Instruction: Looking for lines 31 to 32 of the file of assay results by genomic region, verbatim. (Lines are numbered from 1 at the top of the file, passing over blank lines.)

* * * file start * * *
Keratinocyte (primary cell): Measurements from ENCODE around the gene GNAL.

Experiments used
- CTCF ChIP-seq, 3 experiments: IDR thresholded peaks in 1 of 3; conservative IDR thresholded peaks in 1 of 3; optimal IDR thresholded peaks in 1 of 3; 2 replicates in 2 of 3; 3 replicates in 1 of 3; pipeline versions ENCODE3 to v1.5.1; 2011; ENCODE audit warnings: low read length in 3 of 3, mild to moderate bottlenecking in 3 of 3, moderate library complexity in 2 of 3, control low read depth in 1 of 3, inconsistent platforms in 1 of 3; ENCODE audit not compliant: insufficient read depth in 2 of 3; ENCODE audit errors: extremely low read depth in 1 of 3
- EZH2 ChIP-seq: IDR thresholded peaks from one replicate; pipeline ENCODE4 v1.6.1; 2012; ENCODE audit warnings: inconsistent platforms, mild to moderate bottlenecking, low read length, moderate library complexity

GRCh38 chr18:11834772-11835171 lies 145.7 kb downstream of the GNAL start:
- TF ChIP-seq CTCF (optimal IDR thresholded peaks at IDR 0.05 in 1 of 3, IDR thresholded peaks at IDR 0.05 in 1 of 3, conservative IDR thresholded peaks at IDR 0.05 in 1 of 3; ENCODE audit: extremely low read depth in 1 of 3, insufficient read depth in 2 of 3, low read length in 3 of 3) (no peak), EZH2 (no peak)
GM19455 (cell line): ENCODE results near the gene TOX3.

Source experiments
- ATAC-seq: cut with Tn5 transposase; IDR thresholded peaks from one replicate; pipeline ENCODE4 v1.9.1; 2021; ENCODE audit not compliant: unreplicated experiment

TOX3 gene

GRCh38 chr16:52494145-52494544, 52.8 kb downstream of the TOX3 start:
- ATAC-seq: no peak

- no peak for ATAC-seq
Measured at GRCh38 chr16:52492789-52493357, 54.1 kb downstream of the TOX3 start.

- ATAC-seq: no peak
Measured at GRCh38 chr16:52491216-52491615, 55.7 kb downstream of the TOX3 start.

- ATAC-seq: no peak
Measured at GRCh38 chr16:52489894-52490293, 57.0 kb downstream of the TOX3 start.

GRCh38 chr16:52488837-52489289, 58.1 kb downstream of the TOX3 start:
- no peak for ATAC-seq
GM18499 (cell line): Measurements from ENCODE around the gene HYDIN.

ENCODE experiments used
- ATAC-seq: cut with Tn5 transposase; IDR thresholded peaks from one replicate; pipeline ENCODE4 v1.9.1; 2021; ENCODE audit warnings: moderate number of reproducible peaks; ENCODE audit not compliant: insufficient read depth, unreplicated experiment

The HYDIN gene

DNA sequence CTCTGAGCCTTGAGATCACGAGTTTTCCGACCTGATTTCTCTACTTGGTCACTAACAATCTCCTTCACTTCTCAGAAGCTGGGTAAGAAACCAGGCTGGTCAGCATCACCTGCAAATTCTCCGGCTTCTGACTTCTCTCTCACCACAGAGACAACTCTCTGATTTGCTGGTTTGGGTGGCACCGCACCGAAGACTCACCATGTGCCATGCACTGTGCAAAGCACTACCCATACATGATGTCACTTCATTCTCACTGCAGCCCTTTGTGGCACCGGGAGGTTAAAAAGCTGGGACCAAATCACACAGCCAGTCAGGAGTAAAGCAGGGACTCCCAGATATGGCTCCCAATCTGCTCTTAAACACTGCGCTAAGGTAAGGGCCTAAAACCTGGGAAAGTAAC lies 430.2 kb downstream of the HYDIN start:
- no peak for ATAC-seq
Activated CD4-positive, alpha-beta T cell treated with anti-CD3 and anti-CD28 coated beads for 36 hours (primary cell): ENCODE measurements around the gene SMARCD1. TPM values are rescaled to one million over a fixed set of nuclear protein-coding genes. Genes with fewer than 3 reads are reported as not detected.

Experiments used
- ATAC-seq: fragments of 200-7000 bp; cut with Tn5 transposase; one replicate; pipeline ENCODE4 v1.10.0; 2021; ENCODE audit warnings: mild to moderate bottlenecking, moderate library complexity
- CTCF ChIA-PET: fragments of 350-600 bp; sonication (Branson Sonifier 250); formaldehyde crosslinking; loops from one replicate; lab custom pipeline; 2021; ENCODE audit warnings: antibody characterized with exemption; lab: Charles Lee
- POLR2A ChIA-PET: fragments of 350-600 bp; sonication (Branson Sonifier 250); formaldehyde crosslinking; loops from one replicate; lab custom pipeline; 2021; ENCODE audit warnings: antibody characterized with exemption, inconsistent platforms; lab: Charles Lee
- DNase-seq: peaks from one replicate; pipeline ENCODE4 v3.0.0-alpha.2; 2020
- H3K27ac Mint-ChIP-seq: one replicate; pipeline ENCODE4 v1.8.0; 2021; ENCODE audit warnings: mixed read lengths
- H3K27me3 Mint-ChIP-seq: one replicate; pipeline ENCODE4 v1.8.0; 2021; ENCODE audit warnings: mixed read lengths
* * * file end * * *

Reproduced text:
- POLR2A ChIA-PET: fragments of 350-600 bp; sonication (Branson Sonifier 250); formaldehyde crosslinking; loops from one replicate; lab custom pipeline; 2021; ENCODE audit warnings: antibody characterized with exemption, inconsistent platforms; lab: Charles Lee
- DNase-seq: peaks from one replicate; pipeline ENCODE4 v3.0.0-alpha.2; 2020